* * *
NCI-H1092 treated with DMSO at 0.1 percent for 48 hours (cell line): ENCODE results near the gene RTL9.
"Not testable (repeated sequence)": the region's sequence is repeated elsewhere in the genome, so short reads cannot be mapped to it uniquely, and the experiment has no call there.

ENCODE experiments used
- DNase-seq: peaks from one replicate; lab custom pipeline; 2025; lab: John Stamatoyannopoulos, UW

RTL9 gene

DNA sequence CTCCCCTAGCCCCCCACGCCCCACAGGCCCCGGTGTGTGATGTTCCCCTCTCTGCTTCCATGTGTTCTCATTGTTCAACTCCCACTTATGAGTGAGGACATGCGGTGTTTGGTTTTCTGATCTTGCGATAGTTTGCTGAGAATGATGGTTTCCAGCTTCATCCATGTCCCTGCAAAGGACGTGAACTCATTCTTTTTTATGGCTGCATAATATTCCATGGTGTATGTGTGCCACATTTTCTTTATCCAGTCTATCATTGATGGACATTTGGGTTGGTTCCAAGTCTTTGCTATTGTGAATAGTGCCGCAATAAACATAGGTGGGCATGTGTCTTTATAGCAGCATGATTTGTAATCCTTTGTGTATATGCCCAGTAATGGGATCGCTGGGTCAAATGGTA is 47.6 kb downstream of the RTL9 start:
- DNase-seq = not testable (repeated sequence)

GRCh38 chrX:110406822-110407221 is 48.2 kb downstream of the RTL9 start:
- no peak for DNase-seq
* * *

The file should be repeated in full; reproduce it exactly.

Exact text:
NCI-H1092 treated with DMSO at 0.1 percent for 48 hours (cell line): ENCODE results near the gene RTL9.
"Not testable (repeated sequence)": the region's sequence is repeated elsewhere in the genome, so short reads cannot be mapped to it uniquely, and the experiment has no call there.

ENCODE experiments used
- DNase-seq: peaks from one replicate; lab custom pipeline; 2025; lab: John Stamatoyannopoulos, UW

RTL9 gene

DNA sequence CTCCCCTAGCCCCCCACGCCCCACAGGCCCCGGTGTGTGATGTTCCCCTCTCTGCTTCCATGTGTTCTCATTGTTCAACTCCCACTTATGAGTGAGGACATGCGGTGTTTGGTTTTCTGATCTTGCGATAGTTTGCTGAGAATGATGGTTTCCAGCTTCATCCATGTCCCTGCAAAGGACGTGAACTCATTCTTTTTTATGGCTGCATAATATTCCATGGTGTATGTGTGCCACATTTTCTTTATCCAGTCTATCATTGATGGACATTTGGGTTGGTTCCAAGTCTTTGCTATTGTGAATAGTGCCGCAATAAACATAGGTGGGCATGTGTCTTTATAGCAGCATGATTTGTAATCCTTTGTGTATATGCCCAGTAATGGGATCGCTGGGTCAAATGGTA is 47.6 kb downstream of the RTL9 start:
- DNase-seq = not testable (repeated sequence)

GRCh38 chrX:110406822-110407221 is 48.2 kb downstream of the RTL9 start:
- no peak for DNase-seq